I was taking note last week after reading some articles in the daily news over the June 12 pre-celebration event, when I got struck again with the reality of annulment of 1993 general elections by military ruler Ibrahim Babangida, leading to a crisis that ended with Sani Abacha heading a coup later in the year. JUNE 12, 1993 was a victory for Moshood Kashimawo Olawale Abiola of the Social Democratic Party, who defeated Bashir Tofa of
the National Republican Convention. The annulment of the election elicited widespread protests across the country which also claimed a lot of lives and properties. June 12 comes with a honed face every year and one wonders, if the memory of HOPE 93 will ever evaporate in the political arena of Nigeria.
Agitation has been going on over the years to include the name of M.K.O Abiola in the ex-head of states’ configuration of Nigerian rulers. The June 12 movement, a political platform committed to the principle of popular democracy has called on President Muhammadu Buhari to recognize the late winner of the annulled 1993 Presidential Election, Moshood Abiola, as a former president of the country. The group also proposed JUNE 12 to be the democracy day rather than MAY 29 as it is currently being celebrated across the federation.
M.K.O and June 12 is a highly complex story and phenomenon. First Abiola was never president of the Federal Republic of Nigeria. So, we should not fake an ex (prefix) to his title? We should recognize that those misguided people who annulled the JUNE 12, 1993 mandate of Chief M.K.O. Abiola did not even admit that he was president-elect. So, how come someone who was not declared president should now be recognized as an ex-president? It is neither logical, nor desirable, and above all, it is unconstitutional. It takes the deep to call to deep; June 12 annulment is deeper than the shallow mind can fathom.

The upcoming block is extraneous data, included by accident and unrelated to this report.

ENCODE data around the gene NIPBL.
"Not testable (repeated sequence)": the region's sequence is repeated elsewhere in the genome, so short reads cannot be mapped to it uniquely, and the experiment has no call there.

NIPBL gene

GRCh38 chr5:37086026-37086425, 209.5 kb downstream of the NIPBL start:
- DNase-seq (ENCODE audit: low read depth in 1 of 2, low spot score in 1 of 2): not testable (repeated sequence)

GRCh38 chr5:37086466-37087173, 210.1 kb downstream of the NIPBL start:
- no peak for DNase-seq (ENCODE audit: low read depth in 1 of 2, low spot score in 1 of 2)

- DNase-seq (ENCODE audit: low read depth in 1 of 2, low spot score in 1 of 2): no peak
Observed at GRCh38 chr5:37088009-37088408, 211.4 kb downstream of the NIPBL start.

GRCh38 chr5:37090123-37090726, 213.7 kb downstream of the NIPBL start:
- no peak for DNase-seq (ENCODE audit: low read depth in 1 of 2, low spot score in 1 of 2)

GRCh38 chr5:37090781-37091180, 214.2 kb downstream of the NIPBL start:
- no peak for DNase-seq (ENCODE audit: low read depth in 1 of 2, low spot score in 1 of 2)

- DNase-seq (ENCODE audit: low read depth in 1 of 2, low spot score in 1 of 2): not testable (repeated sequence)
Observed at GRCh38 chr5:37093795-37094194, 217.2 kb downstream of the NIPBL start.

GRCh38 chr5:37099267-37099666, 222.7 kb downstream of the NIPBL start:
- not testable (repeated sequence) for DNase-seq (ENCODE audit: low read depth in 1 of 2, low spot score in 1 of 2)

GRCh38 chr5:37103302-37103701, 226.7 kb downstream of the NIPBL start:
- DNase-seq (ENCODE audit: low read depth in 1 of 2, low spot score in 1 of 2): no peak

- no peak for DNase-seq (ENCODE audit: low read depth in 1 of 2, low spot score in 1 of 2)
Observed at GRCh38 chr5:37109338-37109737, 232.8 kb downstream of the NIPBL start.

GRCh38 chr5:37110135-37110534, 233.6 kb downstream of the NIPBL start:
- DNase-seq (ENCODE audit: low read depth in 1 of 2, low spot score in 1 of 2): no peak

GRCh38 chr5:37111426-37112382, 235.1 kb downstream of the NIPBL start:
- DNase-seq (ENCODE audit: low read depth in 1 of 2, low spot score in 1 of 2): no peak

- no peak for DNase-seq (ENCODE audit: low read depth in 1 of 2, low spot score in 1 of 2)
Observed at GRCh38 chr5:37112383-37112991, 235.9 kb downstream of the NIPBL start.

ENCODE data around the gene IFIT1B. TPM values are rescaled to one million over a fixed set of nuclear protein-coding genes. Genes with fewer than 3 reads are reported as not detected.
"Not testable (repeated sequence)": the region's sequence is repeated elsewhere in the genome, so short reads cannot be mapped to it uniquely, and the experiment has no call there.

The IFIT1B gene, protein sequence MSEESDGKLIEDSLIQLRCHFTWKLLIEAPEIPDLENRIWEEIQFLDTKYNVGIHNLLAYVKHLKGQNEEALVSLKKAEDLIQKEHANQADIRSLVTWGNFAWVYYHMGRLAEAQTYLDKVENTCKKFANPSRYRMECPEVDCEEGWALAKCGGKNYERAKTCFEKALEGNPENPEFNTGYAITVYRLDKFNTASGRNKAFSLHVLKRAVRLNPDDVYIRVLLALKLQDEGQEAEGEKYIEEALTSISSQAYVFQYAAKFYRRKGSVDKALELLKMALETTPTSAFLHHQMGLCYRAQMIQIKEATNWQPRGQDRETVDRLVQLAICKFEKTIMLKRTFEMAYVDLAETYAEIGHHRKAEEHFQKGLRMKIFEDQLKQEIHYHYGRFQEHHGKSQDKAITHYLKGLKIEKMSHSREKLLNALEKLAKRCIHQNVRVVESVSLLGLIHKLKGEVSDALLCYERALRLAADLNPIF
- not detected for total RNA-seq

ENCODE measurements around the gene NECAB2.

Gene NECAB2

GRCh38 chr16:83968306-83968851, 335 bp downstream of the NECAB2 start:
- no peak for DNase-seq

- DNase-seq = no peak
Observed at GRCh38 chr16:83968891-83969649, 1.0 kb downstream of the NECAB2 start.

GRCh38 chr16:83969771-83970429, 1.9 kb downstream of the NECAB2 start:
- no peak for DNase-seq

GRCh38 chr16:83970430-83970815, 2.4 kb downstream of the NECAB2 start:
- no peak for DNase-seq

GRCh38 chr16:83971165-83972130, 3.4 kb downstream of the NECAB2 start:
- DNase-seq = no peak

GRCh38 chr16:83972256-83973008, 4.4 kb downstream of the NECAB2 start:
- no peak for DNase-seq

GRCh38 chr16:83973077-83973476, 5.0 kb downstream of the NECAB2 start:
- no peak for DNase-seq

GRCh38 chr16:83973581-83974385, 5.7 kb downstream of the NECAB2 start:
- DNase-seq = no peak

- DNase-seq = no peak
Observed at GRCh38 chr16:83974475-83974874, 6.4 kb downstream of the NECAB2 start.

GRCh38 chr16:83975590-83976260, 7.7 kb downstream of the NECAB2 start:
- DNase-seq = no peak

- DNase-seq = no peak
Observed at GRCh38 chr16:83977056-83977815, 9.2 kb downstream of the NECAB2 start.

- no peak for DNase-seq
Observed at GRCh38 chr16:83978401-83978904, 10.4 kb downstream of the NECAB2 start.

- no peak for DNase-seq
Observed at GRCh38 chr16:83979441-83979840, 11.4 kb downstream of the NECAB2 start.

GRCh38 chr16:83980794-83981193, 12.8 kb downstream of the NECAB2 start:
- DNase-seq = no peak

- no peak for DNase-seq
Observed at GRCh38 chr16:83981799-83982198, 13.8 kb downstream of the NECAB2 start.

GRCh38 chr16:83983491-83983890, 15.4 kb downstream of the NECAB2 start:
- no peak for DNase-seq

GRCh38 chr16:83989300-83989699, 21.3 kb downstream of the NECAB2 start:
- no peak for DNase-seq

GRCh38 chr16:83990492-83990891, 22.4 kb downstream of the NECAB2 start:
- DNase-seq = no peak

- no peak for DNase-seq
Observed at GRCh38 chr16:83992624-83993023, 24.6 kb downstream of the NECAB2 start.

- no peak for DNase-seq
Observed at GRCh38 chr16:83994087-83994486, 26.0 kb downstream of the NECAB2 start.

The battle to obliterate the phenomenon of JUNE 12 is very much on-going. The annulment per say was to stop the man, and the enforcement of annulment that followed was to erase Abiola’s memory from the minds of the people. In the first phase of the struggle, the agenda of the annulers triumphed. The military retained power and one of its members, General Sani Abacha tried to usurp the presidency in a barren exercise which evaporated at his death. However, the struggle to totally suppress the significance of JUNE 12 did not end and by some unfortunate set of circumstances, the National Democratic Coalition (NADECO) struggle was derogated from a national campaign to a tribal or sectional agitation by those who themselves still wanted to ensure that JUNE 12 died permanently.
But If only they could spare a little thought, they will come to grips with the realities that JUNE 12 has brought about what will not go away from Nigeria. If not for JUNE 12 and the agitation of NADECO, perhaps, the Niger Delta will today be in slumber over the issue of resources control. Maybe those who still hoodwink themselves that JUNE 12 is a tribal struggle, may need the wisdom of the deep understanding that the call for true federalism today has its deeper root in the JUNE 12 struggle.
Every inch of the essence of JUNE 12 is embedded in the democratic ethos today. Declaring M.K.O as an ex-president is not part of it. But anyone who ignores the critical essence of JUNE 12 would be doing so at his or her own witlessness. M.K.O may be dead, but the significance and/or consequence of JUNE 12 is very much alive with us and remains a critical factor that will determine this nation’s tomorrow.